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Tanker seized off Somalia

Tanker seized off Somalia
The owner of a chemical tanker seized by pirates off East Africa with 23 crew members onboard is remaining mum on details surrounding the incident.

The owner of a chemical tanker seized by pirates off East Africa with 23 crew members onboard is remaining mum on details surrounding the incident.

The 11,676-dwt Golden Nori (built 1997) was captured off the Yemeni island of Socotra early on Sunday morning and is believed to have been taken to a location at the tip of the Horn of Africa.

In an initial call to the Tokyo office of operator Dorval Kaiun on Monday, TradeWinds was told that there was no information to suggest that any of its vessels were operating off East Africa. When TradeWinds called later to enquire about the Golden Nori it was told that nobody was immediately available for comment.

It is believed the owner is remaining quiet on the details of the incident as no word has yet been heard from the crew or pirates and no demands have been made.

The Panama-flagged ship is believed to have been seized eight miles off the coast of Socotra. Currently waters 100 nautical miles off the Socotra archipelago are excluded from regular insurance cover with owners obliged to buy additional war-risk cover. The Golden Nori has insurance cover with the Japan Ship Owners" P&I Association.

A source at the Kuala Lumpur-based Piracy Reporting Centre would not confirm the identity of the vessel and said it could not reveal the itinerary of the ship, though it is loaded with a chemical cargo.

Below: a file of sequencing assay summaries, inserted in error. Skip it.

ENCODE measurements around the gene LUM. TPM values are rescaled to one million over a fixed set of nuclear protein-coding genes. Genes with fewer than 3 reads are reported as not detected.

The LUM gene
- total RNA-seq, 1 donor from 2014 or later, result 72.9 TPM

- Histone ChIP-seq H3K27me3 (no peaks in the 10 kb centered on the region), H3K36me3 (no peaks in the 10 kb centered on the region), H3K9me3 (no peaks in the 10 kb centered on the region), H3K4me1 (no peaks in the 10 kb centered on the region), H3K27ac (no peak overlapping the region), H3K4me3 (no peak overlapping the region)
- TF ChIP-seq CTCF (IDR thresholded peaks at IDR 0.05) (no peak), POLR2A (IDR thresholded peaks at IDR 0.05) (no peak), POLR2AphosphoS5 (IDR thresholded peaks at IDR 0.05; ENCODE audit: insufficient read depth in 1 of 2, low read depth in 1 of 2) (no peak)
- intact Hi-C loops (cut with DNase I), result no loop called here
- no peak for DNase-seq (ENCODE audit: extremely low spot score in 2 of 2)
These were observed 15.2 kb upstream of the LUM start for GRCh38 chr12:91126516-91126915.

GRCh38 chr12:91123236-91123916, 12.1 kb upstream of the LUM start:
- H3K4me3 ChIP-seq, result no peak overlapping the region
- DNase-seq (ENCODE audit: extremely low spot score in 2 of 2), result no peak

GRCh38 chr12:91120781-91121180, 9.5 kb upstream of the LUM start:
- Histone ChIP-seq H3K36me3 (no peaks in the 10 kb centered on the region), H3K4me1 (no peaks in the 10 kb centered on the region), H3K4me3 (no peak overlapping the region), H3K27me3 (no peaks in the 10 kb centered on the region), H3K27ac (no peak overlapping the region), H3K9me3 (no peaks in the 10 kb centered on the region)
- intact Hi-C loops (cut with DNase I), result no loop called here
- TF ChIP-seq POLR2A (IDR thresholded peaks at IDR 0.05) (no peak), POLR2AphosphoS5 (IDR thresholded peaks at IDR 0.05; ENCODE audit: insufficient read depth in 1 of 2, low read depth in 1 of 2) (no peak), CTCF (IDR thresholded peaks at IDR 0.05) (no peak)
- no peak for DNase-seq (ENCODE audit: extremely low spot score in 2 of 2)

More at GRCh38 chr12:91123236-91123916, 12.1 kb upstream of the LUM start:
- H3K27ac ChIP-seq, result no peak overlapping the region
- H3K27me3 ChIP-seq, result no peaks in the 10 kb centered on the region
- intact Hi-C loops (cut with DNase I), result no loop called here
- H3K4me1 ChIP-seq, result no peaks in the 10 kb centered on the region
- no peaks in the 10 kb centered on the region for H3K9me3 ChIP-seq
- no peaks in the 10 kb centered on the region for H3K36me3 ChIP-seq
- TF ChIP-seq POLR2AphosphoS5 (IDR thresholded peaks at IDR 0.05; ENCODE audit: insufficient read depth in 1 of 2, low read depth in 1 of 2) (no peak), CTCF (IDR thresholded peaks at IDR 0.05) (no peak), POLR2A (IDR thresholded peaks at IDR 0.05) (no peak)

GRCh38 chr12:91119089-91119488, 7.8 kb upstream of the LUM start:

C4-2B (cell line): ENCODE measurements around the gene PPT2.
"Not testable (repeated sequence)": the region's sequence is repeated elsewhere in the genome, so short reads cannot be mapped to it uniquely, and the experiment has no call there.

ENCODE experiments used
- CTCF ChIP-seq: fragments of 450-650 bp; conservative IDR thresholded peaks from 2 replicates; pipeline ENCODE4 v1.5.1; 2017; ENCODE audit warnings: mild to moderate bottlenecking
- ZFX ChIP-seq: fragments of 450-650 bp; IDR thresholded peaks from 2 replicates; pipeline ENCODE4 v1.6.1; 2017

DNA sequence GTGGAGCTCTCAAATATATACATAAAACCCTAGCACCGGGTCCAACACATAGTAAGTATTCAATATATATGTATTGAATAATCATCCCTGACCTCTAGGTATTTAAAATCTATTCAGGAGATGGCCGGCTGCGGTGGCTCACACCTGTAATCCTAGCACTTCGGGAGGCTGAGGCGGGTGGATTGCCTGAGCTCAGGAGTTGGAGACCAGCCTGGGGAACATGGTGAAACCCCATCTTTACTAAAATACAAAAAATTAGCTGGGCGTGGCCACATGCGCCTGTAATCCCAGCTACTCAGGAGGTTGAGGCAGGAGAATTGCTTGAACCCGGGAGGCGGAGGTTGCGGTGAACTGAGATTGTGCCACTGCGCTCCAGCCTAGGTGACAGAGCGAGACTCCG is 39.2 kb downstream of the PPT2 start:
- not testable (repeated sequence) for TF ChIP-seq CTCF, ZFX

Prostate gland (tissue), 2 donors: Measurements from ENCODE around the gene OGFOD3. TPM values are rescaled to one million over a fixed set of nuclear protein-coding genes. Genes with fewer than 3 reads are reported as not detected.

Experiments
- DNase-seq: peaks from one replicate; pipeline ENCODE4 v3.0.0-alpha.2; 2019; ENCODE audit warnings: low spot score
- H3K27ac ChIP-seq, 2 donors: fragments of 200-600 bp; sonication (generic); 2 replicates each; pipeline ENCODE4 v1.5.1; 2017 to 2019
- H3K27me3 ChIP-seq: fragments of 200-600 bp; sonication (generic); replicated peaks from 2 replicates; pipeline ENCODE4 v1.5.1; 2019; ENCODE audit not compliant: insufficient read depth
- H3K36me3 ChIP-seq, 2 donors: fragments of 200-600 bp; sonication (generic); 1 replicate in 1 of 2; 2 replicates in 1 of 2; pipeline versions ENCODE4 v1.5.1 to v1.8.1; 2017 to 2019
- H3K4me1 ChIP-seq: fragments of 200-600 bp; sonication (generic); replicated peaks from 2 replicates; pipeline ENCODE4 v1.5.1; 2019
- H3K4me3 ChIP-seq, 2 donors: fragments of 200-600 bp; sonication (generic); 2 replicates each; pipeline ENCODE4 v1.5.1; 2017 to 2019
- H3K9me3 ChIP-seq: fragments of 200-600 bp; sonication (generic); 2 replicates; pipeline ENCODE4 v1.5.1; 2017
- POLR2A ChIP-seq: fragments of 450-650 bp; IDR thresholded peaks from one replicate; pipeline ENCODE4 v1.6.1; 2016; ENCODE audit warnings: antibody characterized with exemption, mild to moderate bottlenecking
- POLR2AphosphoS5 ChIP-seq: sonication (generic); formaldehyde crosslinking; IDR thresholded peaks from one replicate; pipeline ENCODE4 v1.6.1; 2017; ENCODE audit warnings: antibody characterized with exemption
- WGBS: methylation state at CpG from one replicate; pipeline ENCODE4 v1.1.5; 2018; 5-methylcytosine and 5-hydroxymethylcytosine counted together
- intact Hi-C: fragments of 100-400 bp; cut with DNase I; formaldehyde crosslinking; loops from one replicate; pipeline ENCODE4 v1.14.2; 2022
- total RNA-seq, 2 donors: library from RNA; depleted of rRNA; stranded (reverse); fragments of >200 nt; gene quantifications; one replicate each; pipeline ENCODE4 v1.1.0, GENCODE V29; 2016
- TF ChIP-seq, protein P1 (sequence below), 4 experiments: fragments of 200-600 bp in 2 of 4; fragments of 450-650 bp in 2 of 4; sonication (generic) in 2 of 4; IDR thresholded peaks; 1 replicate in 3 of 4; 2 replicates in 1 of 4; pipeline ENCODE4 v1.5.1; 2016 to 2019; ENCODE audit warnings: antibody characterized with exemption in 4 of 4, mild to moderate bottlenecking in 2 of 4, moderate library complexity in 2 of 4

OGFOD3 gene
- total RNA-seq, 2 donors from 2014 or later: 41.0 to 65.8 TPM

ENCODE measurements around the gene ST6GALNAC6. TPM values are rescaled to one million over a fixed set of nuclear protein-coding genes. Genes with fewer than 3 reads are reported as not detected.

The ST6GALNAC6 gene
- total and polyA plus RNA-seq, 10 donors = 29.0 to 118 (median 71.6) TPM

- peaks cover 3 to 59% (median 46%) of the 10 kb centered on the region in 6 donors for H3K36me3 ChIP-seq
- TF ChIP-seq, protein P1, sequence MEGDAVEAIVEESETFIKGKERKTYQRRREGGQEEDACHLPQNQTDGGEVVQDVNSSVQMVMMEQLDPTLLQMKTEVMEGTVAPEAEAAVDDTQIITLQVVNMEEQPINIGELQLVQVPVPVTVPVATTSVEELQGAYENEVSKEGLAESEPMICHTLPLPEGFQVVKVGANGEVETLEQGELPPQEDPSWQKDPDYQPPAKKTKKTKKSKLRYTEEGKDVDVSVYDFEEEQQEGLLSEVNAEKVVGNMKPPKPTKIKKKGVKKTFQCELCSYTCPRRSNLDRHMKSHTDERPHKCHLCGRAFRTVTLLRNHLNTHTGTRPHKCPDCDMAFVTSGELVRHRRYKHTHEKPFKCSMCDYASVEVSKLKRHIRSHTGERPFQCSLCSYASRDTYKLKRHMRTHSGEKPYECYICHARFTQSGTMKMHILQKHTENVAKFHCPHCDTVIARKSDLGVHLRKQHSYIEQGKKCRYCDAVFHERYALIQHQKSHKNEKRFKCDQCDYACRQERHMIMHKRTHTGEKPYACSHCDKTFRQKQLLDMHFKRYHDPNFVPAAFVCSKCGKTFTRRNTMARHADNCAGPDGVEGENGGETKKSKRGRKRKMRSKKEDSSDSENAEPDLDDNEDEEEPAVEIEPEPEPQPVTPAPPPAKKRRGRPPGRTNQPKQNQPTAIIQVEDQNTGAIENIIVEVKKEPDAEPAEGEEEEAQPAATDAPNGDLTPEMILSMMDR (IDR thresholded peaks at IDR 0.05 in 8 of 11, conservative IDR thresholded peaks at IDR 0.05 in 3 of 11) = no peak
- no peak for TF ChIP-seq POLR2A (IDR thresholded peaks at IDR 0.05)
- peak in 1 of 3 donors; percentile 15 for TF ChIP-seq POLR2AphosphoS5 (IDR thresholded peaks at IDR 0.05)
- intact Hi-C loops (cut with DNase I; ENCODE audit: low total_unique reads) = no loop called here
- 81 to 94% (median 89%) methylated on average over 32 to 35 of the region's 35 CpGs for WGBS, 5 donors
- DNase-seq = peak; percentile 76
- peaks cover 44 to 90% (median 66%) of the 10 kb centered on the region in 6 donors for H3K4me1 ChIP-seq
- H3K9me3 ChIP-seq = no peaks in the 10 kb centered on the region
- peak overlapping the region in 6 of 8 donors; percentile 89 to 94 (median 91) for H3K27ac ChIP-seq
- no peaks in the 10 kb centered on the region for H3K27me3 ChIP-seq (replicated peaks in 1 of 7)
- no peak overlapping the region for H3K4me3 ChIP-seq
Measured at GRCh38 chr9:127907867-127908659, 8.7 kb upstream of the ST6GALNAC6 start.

A distress signal was emitted by the ship at 02:16 GMT which was picked up in Stavanger, Norway and relayed to Kuala Lumpur. The centre tried but failed to establish contact with the ship and issued an advisory to warships operating in the area, including to Yemeni military forces. Dorval and the Japanese embassy in Kuala Lumpur were informed. However, late in the evening the centre received word the ship had been taken into Somali territorial waters meaning no warship could intervene.

Both the ship"s master and first officer are South Korean nationals with the remaining 21 crew Burmese.

A source in Kenya said the ship"s owner have been in contact to try to ascertain which of Somalia"s five largest groups of pirates was behind the attack with the vessel believed to be taken to the fishing village of Bereda.

The latest incident follows the hijacking of a Dubai-operated general cargo vessel off the Somali coast 13 days ago. No word has apparently yet been heard from the captors of the 2,664-gt Almarjan (built 1967) which had an undetermined number of crew onboard.


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